• says

      Thanks Dawn. Multitasking is a tough habit to break. I was just reading another post about it that suggests that exceptions to the rule (that multitasking will in the end have negative results) might include mindless activities like exercizing or doing housework. So maybe the body can multi-task, but not the brain.

  2. Jocelyn Kelly says

    Multi-tasking can actually be really great in areas of creativity and idea generation. The trick is not allowing mutli-tasking to takeover how you do everything because it’ll affect your ability to finish projects or daily tasks.

    • says

      Good point, Jocelyn. Idea generation requires that we let the brain wander in order to brainstorm freely. I never thought of this as multi-tasking, but it is similar. Sometimes the most creative ideas piggyback from others.

  3. says

    I batch things and have an accountability partner. I need to work on focus, though. I used to be really focused, but I’ve gone down the multitasking road and now my brain is a perfect example of always wanting to redirect to something new.

    • says

      Yes, Leanne, sometimes I think of that tendency to always want to redirect as internet imposed ADHD, a common issue for those of us who work online. Taming that relentless monster of information overload is one huge ongoing challenge.

  4. says

    Great post. I know I need to retrain my brain to focus more. I never used to multi-task but have got into the habit over the last few years. That’s my weakness and I’m glad of your reminder to take action on changing that!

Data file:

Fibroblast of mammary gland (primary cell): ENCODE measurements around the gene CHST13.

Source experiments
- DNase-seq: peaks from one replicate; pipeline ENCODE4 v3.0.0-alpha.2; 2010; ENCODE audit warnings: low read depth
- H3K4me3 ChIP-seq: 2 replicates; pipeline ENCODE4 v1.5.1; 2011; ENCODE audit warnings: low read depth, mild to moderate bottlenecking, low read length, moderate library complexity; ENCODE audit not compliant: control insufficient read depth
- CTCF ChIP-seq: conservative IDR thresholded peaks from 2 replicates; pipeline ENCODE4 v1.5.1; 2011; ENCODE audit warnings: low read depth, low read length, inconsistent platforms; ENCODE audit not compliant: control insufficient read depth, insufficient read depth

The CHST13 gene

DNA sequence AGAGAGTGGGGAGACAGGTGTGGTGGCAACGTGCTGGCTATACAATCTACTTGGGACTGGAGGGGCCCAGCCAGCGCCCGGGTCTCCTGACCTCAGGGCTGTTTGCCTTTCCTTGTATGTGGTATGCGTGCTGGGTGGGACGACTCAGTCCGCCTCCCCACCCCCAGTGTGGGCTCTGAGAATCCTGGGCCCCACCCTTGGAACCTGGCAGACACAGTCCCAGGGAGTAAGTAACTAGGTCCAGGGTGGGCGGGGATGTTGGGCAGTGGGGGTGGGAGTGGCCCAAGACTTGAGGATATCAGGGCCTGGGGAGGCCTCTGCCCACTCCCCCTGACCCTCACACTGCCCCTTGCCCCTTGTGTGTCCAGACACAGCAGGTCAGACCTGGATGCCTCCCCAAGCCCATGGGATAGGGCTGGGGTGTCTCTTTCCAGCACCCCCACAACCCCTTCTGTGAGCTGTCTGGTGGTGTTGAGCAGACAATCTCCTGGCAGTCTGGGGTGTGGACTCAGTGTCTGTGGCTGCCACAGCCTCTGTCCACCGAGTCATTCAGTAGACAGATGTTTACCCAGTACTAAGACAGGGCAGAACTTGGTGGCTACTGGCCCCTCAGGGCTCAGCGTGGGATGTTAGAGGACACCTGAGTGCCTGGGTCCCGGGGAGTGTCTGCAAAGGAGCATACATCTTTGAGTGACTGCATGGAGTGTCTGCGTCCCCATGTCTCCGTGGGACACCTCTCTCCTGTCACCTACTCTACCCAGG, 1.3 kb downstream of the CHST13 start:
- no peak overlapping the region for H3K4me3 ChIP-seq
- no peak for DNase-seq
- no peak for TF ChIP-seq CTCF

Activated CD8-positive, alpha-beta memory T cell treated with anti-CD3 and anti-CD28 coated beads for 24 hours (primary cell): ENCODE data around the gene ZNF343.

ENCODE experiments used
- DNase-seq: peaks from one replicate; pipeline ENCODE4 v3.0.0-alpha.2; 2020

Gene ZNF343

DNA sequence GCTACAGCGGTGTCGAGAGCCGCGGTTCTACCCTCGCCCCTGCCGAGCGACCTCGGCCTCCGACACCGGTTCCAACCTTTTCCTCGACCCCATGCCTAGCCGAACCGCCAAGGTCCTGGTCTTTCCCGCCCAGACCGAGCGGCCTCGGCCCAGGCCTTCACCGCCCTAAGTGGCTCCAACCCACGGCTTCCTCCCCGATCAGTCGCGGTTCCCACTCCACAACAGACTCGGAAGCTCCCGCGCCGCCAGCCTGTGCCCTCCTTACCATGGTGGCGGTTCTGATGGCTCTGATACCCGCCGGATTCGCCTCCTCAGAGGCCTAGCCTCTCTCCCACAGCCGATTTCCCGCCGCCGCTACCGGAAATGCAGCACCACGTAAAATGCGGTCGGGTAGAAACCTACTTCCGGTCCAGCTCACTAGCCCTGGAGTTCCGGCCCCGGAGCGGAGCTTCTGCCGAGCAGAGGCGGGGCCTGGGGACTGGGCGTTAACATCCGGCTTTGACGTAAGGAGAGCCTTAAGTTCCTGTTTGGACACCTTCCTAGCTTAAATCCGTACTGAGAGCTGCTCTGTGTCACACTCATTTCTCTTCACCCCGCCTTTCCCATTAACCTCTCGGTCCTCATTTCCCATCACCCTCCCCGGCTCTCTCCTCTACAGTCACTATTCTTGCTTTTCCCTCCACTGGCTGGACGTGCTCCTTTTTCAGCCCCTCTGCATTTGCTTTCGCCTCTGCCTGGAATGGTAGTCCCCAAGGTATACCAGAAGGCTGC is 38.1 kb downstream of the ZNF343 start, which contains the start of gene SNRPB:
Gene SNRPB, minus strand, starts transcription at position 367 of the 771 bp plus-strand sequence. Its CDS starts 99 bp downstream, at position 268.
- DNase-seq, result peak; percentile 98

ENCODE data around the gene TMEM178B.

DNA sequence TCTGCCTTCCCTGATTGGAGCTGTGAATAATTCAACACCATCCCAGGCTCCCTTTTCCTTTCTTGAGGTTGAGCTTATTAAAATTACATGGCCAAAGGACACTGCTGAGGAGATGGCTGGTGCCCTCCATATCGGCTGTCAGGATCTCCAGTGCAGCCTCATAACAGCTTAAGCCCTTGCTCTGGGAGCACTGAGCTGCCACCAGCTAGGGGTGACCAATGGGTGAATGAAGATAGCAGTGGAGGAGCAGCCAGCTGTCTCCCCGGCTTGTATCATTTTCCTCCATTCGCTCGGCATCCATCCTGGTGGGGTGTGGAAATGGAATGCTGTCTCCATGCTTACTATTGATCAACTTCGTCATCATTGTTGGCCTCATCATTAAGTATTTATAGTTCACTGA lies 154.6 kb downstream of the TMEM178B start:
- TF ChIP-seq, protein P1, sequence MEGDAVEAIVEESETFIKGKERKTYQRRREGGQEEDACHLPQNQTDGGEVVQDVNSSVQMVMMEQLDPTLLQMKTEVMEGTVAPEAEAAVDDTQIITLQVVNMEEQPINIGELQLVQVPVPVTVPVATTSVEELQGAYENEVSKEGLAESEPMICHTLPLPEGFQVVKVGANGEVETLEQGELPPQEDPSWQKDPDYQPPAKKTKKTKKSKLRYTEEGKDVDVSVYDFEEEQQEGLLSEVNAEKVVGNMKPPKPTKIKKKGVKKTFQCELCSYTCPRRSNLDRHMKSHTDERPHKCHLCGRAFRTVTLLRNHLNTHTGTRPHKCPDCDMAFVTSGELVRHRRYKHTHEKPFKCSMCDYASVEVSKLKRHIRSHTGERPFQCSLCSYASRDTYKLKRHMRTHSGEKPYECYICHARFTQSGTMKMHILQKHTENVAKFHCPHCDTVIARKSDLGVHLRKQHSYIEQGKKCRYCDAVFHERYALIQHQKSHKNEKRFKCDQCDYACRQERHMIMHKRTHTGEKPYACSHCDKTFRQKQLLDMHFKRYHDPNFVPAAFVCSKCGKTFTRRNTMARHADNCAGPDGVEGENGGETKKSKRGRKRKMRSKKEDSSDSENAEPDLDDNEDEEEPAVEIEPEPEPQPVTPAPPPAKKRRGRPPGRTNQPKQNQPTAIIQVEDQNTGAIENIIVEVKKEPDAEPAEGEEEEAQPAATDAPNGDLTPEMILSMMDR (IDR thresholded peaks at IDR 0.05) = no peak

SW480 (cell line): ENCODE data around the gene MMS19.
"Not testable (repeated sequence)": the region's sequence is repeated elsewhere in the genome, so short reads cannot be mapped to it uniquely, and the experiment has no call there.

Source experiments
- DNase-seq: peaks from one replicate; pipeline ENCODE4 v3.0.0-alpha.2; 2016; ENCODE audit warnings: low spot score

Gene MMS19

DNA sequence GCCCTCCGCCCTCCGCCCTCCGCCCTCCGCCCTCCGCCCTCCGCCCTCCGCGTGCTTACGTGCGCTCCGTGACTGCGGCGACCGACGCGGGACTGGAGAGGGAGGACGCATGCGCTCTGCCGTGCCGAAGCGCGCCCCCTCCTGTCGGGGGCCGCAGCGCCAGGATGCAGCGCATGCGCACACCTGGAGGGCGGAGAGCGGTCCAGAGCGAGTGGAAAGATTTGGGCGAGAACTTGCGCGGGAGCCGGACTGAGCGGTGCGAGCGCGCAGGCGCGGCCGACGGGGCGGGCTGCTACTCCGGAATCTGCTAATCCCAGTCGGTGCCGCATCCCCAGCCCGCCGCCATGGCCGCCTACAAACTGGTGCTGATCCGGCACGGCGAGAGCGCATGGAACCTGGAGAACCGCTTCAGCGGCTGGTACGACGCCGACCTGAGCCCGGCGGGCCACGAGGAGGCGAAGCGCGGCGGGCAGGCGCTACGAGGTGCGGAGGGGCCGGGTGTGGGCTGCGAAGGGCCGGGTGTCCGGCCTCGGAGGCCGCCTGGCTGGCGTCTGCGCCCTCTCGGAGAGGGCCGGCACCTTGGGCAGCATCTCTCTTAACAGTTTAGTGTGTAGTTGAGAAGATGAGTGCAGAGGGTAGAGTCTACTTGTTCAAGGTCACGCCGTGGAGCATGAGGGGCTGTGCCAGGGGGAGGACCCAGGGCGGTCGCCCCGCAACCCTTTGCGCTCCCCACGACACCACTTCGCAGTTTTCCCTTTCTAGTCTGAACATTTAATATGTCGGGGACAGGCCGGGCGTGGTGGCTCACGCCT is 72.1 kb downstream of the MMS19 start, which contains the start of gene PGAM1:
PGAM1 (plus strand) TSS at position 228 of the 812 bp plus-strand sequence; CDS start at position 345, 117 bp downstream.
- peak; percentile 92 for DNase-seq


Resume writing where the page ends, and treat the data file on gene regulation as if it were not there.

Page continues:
• says

      I don’t remember having this problem years ago either, Tabitha. I think many of us who never used to multi-task have found ourselves doing so, and I’m thinking the internet and info overload is causing it. We must tame the beast!

  5. MantraWild says

    This is a fabulous post. Love the links you have posted. I suffer from multi tasking and staying focussed, one reason being my corporate job back in the day was fighting fires, reactionary and it’s been a struggle to switch to focussing on one thing! I will definitely use your tips.

    • says

      Thanks. Yes those reactionary roles that require putting out fires all day can be maddening! Corporate jobs tend to be full of that. You feel you have no control and in many cases you don’t.

  6. Jenny Ravikumar says

    Love this! I get into a routine where I do blog batches and then I forget and get lazy….no more! I need to be more focused on creating when I’m able and then releasing at a later date.

    Thanks for the reminder!

    • says

      Batching tasks really helps a lot, and I think this particularly pertains to writing. Blogging is one task I usually enjoy. If only I could just blog batch every day… hmmm.
      Truly I think writers are more inspired and tend to be more productive when they can focus on just that – writing – whether it is for a blog post or ebook, article or whatever – even ideas for a video or podcast, it’s all content. Switching gears all the time causes confusion. We lose that train of thought and with it goes the quality.